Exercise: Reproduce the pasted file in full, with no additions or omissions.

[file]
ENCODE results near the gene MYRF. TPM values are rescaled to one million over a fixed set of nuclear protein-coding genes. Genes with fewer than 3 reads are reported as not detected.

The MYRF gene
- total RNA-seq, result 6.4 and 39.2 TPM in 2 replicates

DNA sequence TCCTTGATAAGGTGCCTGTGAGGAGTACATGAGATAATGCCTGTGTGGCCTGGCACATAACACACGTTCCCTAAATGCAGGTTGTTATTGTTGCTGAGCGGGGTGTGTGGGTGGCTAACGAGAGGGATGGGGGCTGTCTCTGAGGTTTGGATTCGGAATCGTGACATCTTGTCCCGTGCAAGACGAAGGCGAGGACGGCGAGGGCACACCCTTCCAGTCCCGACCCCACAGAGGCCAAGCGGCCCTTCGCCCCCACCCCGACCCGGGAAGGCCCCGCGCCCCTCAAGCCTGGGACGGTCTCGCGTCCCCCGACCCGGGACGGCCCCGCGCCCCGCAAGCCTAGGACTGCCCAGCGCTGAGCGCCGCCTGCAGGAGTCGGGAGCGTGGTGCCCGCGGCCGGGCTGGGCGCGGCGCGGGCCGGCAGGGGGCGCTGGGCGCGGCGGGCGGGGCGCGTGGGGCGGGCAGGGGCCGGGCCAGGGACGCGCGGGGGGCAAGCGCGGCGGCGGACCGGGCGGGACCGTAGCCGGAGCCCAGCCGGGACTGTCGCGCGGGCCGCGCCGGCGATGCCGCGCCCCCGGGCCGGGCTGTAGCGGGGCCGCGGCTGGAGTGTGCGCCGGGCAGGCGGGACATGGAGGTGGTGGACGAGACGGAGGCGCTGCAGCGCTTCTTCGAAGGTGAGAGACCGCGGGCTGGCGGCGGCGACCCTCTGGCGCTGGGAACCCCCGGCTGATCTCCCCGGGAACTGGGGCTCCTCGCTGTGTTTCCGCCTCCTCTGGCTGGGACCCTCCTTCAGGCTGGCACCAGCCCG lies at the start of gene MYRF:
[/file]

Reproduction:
ENCODE results near the gene MYRF. TPM values are rescaled to one million over a fixed set of nuclear protein-coding genes. Genes with fewer than 3 reads are reported as not detected.

The MYRF gene
- total RNA-seq, result 6.4 and 39.2 TPM in 2 replicates

DNA sequence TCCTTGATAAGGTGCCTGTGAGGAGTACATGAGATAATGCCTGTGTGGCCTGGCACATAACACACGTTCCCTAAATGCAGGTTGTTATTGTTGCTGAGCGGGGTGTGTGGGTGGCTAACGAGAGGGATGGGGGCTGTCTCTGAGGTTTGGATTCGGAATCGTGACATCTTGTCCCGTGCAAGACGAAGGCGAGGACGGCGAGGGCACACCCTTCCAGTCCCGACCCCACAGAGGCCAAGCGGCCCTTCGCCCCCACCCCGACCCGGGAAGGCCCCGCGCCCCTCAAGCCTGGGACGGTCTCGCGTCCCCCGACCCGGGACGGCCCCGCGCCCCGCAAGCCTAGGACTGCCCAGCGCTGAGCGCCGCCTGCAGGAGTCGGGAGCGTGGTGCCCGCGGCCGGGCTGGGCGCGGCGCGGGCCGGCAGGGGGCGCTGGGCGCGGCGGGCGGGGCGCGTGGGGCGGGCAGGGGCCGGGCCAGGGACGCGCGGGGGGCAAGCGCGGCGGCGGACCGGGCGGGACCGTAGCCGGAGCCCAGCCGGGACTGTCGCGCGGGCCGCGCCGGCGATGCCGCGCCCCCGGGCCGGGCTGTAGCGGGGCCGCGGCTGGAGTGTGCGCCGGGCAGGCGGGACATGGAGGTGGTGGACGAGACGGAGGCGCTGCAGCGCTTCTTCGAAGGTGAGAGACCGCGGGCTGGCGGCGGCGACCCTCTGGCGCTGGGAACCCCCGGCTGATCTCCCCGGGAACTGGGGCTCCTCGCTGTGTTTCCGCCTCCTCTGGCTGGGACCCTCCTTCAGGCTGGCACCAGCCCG lies at the start of gene MYRF: